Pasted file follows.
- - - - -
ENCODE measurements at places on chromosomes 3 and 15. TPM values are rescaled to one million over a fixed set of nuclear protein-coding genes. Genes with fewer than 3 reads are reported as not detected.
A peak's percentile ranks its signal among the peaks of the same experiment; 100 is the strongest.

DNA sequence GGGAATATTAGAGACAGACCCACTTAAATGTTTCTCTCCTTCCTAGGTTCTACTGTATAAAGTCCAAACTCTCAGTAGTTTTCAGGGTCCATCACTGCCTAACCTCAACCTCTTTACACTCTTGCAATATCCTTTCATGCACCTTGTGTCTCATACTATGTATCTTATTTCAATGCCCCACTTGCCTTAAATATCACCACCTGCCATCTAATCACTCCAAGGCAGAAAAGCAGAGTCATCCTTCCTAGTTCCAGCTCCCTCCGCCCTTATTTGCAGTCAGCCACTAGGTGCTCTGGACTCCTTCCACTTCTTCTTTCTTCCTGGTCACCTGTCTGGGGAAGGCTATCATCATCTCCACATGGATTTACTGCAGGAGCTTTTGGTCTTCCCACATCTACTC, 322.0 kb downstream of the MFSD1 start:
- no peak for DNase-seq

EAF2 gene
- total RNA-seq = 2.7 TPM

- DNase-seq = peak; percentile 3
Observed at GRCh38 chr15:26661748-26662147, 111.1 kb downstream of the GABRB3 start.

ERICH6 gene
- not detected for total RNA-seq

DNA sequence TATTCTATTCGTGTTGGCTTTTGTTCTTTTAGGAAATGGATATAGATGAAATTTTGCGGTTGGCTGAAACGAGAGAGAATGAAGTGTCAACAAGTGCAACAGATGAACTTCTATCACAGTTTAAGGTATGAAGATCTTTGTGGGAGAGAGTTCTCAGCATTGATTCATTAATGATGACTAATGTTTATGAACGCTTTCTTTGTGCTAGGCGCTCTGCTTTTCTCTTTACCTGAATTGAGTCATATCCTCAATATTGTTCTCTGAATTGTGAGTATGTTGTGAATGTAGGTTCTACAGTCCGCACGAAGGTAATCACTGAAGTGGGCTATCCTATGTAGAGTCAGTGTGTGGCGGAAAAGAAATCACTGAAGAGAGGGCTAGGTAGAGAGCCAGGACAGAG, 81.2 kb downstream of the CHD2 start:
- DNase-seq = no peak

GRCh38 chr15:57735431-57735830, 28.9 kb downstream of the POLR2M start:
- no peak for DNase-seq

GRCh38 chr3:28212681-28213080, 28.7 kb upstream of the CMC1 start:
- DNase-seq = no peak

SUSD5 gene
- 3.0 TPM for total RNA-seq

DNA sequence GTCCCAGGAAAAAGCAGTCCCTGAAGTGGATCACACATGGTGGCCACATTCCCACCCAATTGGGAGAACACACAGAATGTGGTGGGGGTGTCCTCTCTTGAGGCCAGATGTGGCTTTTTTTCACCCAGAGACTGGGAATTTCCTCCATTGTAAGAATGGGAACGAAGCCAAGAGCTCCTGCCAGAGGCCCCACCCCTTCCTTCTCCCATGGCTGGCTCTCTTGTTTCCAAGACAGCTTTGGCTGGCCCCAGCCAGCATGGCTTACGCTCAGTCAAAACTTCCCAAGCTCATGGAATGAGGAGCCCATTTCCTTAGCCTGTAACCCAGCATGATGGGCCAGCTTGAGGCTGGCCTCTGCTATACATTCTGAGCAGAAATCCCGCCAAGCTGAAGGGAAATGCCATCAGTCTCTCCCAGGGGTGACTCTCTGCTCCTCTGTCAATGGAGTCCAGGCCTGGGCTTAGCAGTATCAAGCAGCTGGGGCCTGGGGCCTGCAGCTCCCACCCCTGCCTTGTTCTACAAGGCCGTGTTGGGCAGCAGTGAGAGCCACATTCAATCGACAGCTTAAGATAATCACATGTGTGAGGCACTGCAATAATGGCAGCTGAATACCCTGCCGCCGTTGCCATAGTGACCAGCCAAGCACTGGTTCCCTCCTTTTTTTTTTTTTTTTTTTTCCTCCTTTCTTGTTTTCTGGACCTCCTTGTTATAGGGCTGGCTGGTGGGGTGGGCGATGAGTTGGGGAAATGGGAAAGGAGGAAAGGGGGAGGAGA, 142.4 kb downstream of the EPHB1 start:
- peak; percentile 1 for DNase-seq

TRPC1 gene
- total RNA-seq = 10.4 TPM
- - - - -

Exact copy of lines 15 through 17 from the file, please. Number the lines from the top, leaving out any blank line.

GRCh38 chr3:28212681-28213080, 28.7 kb upstream of the CMC1 start:
- DNase-seq = no peak

SUSD5 gene